Tropical storm cancels games throughout county and dampens spirits at Cambridge, Newsome.
By MIKE READLING
Published September 6, 2003
TAMPA - Frank Mabry sat at the desk in his tiny office tucked between the Cambridge School's gym and kitchen.
From his left came the sounds of the Lancer band as it warmed up on a stage at the end of the basketball court in anticipation of the pep rally scheduled to start in a few minutes.
Over his right shoulder was a computer screen repeatedly running the radar image of Tropical Storm Henri.
It was the worst definition of a rock and a hard place Mabry could imagine because at any moment his phone was going to ring and the final decision as to Cambridge's first football game would be made. Then he'd get the "honor" of announcing it to a gym full of students.
The call finally came and Cambridge joined nearly every other county school when it was determined the Lancers' game against Calvary Christian would be postponed. The game has not been rescheduled and most likely won't be made up.
"It's very disappointing," defensive end Trey Crandell said. "I've been nervous all day but I was all psyched up for it."
Crandell wasn't the only one crushed by the cancellation.
Mabry described himself as a "little kid waiting for Christmas all week," a mood which seemed to sum up the entire school's feelings. Students wore T-shirts printed especially for the first game and a tailgate barbecue was scheduled.
Instead Cambridge will begin its football history Friday at Temple Heights.
The Lancers weren't the only ones looking forward to a first night.
Newsome was going to play its inaugural game at Alonso and Freedom had a first of its own in the works - its first home game. Though that, like the eyes of athletic directors and coaches everywhere, was in the air too.
As opening day approached, school officials weren't sure if the stadium would be finished in time.
The press box, which was needed to plug a gaping hole in the bleachers, was somewhere between Mississippi and Alabama by Tuesday.
That was the least of the problems facing Franklin Oliver, Freedom's athletic director and assistant principal. The goal posts, or at least the goose necks supporting the posts, were missing. The scoreboard still needed to be installed. And the lights didn't have any power.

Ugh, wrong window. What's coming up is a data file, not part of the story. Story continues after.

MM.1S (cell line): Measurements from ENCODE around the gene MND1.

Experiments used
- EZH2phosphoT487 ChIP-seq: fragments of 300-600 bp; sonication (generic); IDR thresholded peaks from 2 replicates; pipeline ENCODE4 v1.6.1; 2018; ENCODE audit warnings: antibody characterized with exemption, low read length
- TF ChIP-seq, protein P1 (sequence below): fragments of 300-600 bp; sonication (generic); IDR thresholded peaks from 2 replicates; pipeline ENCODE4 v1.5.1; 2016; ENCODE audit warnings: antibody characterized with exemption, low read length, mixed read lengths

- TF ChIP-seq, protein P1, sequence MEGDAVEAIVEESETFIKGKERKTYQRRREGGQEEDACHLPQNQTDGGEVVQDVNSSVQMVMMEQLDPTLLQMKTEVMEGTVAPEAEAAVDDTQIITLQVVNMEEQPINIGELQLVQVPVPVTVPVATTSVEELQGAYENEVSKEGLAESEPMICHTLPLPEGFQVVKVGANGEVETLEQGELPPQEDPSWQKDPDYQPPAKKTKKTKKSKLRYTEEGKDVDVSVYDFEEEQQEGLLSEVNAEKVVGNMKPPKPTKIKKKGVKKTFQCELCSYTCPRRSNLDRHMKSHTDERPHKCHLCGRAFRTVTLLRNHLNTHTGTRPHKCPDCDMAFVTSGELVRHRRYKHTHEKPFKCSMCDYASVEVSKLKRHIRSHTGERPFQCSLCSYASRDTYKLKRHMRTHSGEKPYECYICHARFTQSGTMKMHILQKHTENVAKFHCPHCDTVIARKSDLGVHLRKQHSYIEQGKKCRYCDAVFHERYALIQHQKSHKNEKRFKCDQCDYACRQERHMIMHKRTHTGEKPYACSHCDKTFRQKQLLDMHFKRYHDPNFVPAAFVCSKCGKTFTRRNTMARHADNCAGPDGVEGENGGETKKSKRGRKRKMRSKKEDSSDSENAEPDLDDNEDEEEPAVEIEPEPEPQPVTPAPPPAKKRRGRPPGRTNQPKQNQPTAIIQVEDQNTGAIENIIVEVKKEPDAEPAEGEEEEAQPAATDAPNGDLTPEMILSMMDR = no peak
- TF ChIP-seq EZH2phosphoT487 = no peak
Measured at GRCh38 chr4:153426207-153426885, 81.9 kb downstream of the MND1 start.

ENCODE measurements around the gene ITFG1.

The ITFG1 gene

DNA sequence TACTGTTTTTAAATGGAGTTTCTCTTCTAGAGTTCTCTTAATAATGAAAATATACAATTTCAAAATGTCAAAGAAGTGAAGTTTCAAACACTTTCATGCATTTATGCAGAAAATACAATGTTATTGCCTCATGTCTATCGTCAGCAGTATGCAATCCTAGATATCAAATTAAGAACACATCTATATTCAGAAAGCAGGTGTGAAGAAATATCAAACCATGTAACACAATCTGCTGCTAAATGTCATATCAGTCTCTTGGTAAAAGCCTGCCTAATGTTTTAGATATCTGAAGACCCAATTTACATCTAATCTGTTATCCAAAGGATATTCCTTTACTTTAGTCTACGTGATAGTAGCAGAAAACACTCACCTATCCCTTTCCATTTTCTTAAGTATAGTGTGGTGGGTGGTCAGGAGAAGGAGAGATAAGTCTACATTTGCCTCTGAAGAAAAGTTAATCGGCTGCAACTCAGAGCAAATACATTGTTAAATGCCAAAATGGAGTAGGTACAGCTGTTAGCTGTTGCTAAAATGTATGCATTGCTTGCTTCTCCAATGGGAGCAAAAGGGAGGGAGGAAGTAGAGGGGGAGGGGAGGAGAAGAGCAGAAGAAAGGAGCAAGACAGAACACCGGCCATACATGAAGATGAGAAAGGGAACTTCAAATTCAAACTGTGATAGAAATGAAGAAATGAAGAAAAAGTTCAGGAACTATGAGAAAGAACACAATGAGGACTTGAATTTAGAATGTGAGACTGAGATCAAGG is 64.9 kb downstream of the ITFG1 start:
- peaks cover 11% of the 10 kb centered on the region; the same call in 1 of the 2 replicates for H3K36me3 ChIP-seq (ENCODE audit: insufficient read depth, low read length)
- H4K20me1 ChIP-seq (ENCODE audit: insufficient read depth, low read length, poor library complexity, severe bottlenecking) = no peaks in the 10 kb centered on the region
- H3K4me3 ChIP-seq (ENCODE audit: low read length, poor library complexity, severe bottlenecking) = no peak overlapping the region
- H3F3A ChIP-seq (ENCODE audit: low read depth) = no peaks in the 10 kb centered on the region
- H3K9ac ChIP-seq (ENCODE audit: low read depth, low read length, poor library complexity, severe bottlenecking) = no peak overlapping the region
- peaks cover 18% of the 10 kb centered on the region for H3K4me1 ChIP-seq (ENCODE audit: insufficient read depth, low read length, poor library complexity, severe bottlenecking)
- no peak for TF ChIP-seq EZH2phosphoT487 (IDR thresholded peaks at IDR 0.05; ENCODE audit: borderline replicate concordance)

By Thursday, officials had found the goose necks and the scoreboard was plugged in. The press box had arrived and a generator would power the lights. The concession stand wouldn't be ready, but Pepsi trucks would be used instead.
"It'll look like a construction site, but at least it will be ready," Oliver said Thursday.
Then came the call.
Friday morning North Port called to say it had canceled the 125-mile trip north because of the tropical storm. An hour later, the school district canceled all the games anyway.
Oliver said the students took it well. The pep rally was held anyway, and students screamed in support of the Patriots.
"We're disappointed, but we're still excited," said sophomore quarterback Matt Kipp. "The home field will help, even if we do have to wait. We already know this season will be a better one than last year."
Cambridge followed in the footsteps of Newsome, Freedom and all the other Hillsborough public schools, whose games were postponed until Monday at 7 p.m. Hillsborough at Armwood is the exception and will kick off at 6:15.
All public school volleyball matches and cross-country meets will be made up at a time to be determined by the schools involved and the City Relays will be held Sept.13.
Jesuit's game against Jacksonville Bolles was canceled and won't be made up. That leaves Jesuit with an eight-game season and no games until Sept.19.
"We'll be healthy and know our assignments but we're going to be real tired of looking at each other," Jesuit coach Bill Schmitz said. "That's going to get old real quick."
T. Heights wins opener
Temple Heights, the only county team to take the field Friday, defeated Haines City Landmark Christian 12-6. The Eagles (1-0) host Cambridge next week in the Lancers' first game.
- Times staff writer Michael Van Sickler contributed to this report.